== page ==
The match always runs out of black before I get to finish a drawing, so I either leave it or continue working on it till it done.  Except for the first drawing I did of Simon.  When I think of it now it seems some kind of miracle, because I was able to finish the whole thing with one match.

These won’t last long.  They smudge and erase easily.  I like that about them.

I’m thinking of the cave drawings, where basically people did the same thing thousands of years ago.  Used the burnt end of a stick to make images on their walls.  It really feels like the most natural thing in the world for me to do.

Frieda and Me. A Journey of Trust and Protection

March 12th, 2015


Frieda Last Summer

Frieda, last summer in my studio

I still want to call for Frieda each morning when I go to my studio.  Sometimes I do, I just say it out loud, C’mon Frieda, I say as I’m walking out the back door.  Why not, I figure it doesn’t really make a difference if I do or don’t.   At some point I’ll be calling a new puppy to my studio in the morning and that will be great when it happens, but it’s not going to happen for a while. The puppies we’re  considering are not even conceived yet.  So for now, it’s me and a pretty flowered tin of Frieda’s ashes that I keep on my alter in my studio.  And sometimes I say hello to them, or touch the tin on my way out, I’ll admit, I even kissed it once or twice.

But working alone in my studio every day, reminds me of what Frieda did for me, of the journey we took together.  And it reminds me that I’m alone now, without her, because we both came out on the other side of that journey.  We both learned what we need to learn to live a less fearful and more loving life.

Protection and trust.  I remember sitting in the Dog Room at Old Bedlam Farm.  Jon and I were just becoming  friends, and he invited me over to meet Leslie, an animal communicator.  The three of us sat there, tea cups in hand and I told Jon that I was afraid that Frieda might hurt someone, so I kept her away from people. I felt I had to protect her so nothing bad would happen to anyone else or her.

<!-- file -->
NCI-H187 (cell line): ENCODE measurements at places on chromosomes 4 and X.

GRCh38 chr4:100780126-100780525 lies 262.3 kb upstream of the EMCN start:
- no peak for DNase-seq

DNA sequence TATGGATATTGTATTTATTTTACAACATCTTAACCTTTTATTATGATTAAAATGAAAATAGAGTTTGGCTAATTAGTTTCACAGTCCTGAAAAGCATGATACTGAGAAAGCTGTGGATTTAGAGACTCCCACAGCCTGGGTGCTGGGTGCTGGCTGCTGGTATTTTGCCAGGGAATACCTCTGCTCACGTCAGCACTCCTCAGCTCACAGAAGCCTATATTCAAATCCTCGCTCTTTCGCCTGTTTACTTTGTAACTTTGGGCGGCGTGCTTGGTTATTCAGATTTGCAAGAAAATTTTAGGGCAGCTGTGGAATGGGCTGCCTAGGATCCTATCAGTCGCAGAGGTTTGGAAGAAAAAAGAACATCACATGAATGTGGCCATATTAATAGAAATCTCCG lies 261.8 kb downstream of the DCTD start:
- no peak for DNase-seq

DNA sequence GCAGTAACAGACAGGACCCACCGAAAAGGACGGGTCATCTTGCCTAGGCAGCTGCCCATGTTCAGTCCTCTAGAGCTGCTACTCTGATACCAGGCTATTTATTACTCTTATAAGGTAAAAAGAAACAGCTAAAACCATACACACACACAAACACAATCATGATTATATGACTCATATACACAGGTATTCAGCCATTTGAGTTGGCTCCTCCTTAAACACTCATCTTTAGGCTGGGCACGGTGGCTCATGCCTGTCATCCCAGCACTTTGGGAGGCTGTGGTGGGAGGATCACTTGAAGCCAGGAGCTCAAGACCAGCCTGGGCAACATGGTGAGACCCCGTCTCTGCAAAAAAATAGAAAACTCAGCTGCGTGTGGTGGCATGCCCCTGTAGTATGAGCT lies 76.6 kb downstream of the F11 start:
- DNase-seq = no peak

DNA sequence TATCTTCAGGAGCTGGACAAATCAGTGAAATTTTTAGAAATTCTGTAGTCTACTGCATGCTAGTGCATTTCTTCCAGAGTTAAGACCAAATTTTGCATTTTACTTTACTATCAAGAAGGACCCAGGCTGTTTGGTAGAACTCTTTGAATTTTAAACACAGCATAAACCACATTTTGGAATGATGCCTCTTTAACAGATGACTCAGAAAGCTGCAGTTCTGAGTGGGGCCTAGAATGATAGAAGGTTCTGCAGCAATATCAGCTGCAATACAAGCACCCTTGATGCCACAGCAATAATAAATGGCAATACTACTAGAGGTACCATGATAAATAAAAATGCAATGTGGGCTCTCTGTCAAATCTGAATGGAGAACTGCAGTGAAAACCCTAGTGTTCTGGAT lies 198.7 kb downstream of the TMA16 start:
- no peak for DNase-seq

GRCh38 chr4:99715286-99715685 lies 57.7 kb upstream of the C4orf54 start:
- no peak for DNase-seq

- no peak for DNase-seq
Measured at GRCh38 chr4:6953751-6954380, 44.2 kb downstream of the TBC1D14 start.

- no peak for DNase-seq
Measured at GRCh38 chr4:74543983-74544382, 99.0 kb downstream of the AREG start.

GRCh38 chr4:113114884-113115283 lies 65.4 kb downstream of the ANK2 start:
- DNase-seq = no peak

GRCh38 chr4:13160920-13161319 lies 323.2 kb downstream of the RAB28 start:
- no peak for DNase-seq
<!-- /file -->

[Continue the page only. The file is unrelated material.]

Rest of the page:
Working his “Attachment Theory” magic he turned it right back on me.  He told me that, as a child I didn’t feel safe and was looking for someone to protect me.  At that moment, I honestly had no idea what he was talking about.  At the time I was still living in my family myth that my childhood was a happy, healthy one, with no issues or problems at all.  Intellectually it took me years to understand what he was talking about, but intuitively it struck a chord and I started crying.  At the time, I was uncomfortable crying in front of these people I hardly knew, but I couldn’t help it.  So I cried.

Now it’s all very clear to me.  My first dog was a Doberman mix and Frieda a German Shepherd/Rottweiler mix.  I never consciously wanted any kind of guard dog, but somehow I wound up with two.   That’s no accident.

So Frieda gave me the protection I needed emotionally.  I could put her between me and anyone I didn’t want to be around.  She was my excuse. And it worked until  I went to live with Jon.  Because she didn’t like men anymore than I did.  And while Jon was trying to train her to trust him so she could live in the house with us and the rest of the dogs, I was learning to trust Jon too.  And when I saw the kind of patience and care he took with Frieda, and knew that he was doing it for me,  I came to see and  believe that there really were good men in the world.

Feeling safe took longer.  That  only happened in the last year or so.  Could be around the time Frieda was starting to decline.  Could be I realized I could protect myself when I saw she was declining.  Because I can remember thinking that if Frieda died, I wouldn’t want another dog like her.  I would want a dog like Lenore.  A dog who was easy with people and I could take walks with in the woods and not have to worry about her running off. A dog who would sit in my studio with me, as Frieda always had, but not bark at someone when they came in the door.  Because after being alive for 50 years, I finally felt safe and that I could protect and take care of  myself if for some reason I didn’t.  I didn’t need a guard dog anymore.

And that was Frieda’s and my journey together.  We didn’t travel the world and have adventures, but learned how to live in trust and love.  We both learned that not all men are bad and that we could live in  a loving and happy home without fear coloring every moment of our lives.

So I may be alone in my studio for  a while, until that next dog comes, but it’s okay.  Because I’m living the life Frieda and I worked hard to get.  One where I can be alone, trust people and myself and feel safe. And Frieda’s off doing what ever it is we all do when we die.  But in a way, we’re still both doing the same thing.  We’re both moving on to what ever comes next.